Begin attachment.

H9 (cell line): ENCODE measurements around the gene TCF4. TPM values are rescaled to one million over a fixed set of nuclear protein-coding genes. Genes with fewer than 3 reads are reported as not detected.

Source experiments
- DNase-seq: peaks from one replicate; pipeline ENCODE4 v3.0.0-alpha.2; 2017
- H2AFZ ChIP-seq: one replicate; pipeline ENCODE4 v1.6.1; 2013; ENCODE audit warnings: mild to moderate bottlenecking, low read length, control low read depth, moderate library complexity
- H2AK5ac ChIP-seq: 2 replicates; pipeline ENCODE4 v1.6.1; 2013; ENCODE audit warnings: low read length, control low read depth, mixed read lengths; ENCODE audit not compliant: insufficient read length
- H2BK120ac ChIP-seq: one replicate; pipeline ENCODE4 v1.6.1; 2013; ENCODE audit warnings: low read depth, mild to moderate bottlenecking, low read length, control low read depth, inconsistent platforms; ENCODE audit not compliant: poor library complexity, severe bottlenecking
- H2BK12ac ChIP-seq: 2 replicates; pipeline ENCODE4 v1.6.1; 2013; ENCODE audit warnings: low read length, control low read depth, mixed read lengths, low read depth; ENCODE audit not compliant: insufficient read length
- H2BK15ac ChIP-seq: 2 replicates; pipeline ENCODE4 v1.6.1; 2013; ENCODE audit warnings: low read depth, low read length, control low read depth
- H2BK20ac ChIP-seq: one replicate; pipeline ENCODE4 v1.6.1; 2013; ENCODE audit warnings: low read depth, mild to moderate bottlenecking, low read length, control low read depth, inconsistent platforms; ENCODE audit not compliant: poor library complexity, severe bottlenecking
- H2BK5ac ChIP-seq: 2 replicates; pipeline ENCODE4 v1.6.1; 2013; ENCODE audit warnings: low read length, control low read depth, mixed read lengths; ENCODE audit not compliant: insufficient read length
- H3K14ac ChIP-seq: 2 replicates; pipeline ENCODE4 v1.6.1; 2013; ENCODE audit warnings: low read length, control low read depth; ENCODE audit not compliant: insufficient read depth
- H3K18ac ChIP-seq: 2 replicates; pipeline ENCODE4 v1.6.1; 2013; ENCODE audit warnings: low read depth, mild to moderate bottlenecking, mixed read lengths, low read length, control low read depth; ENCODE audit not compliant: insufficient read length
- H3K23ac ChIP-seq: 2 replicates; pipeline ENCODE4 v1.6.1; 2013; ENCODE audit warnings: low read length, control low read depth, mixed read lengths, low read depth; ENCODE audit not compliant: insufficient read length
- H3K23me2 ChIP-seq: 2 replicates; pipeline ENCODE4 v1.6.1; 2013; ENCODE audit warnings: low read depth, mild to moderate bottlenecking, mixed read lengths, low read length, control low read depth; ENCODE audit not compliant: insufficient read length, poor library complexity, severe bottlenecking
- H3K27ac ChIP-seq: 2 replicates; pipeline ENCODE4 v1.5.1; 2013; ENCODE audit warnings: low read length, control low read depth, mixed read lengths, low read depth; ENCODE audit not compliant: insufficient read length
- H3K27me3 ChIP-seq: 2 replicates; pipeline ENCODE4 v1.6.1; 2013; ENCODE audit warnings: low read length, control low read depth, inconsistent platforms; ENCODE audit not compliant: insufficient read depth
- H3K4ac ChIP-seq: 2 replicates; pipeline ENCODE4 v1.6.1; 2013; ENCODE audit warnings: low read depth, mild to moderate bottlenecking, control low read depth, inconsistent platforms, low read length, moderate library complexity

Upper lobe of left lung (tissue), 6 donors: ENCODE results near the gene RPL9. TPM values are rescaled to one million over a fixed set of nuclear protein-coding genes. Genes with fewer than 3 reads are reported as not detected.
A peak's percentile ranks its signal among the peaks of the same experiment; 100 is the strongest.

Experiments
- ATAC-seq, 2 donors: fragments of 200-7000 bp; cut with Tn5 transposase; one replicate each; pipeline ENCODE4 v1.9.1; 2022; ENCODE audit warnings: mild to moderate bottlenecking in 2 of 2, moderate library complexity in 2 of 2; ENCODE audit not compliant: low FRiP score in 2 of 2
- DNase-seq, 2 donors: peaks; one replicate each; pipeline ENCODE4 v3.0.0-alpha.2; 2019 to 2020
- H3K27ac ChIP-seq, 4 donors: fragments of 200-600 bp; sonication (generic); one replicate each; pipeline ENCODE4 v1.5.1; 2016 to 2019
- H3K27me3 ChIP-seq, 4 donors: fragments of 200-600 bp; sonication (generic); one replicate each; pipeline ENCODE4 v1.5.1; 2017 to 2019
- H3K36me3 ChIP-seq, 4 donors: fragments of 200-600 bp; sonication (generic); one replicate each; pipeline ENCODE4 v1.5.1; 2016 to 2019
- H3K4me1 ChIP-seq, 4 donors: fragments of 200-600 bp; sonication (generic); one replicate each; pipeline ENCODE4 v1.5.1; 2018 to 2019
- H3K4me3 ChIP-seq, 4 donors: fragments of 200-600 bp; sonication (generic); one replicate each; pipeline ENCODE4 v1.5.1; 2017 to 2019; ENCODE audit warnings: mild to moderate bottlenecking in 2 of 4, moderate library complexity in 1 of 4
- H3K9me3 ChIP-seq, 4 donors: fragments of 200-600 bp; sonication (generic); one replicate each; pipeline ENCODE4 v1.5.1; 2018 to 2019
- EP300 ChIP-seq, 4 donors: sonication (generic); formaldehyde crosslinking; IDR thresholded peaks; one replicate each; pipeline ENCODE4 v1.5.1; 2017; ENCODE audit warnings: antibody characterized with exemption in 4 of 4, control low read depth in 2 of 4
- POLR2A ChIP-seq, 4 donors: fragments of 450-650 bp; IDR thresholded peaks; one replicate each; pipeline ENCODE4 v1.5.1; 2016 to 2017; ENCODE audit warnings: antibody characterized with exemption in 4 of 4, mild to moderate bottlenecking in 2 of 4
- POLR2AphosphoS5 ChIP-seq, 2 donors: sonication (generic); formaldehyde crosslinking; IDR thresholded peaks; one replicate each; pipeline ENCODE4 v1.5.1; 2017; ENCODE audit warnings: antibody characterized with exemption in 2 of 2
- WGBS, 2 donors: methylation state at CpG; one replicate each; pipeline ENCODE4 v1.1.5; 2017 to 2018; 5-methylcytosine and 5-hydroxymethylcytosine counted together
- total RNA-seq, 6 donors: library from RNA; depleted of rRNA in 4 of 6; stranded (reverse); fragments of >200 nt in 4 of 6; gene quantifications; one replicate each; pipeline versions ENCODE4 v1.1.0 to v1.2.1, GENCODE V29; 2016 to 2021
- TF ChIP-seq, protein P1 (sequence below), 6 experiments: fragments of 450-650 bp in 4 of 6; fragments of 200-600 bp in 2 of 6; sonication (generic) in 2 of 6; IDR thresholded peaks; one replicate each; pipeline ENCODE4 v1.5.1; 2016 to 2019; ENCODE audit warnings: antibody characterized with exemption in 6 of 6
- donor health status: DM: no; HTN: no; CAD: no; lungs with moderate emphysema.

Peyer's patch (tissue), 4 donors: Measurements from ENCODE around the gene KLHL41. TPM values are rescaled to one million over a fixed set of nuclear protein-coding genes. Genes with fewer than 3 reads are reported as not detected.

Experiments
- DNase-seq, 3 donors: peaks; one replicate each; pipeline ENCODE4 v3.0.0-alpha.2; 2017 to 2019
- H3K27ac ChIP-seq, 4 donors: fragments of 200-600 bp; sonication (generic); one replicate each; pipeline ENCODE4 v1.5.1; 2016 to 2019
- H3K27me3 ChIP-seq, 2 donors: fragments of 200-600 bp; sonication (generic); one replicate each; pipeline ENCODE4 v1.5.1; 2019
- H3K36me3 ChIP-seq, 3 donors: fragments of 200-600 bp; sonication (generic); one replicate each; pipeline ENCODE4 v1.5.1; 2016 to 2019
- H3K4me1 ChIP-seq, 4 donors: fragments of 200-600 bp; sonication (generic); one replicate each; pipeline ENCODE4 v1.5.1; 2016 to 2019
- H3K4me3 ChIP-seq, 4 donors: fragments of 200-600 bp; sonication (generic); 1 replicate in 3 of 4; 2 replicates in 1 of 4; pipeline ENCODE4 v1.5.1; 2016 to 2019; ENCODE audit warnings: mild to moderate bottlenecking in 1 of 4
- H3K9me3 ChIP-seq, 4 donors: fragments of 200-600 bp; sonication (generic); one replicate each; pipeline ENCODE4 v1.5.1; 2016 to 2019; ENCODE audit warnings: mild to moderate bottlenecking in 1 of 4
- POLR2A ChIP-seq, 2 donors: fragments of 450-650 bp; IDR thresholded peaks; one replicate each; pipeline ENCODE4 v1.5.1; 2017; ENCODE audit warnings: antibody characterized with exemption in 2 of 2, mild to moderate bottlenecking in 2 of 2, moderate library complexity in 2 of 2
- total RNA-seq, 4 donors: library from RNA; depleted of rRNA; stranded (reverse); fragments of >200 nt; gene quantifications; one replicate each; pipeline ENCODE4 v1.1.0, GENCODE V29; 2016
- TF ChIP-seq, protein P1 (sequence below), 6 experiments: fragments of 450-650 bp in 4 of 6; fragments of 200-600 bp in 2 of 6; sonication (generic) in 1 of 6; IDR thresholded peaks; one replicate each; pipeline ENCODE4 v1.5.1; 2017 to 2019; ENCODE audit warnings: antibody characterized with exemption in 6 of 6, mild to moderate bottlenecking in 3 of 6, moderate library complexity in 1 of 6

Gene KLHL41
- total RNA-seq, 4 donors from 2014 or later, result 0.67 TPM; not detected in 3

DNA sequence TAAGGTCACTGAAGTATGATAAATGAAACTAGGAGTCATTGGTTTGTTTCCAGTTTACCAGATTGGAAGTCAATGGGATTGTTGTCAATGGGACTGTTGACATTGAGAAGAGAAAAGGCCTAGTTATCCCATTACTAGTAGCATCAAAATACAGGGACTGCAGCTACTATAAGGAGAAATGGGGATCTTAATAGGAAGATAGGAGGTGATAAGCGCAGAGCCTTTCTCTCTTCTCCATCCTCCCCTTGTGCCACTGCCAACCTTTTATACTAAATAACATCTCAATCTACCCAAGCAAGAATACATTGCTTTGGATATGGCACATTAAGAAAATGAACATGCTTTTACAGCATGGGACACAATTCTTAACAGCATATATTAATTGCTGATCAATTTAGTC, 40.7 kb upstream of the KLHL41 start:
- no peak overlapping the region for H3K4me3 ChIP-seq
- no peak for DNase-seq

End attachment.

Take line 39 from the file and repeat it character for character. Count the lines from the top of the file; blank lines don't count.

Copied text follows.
- H3K27ac ChIP-seq, 4 donors: fragments of 200-600 bp; sonication (generic); one replicate each; pipeline ENCODE4 v1.5.1; 2016 to 2019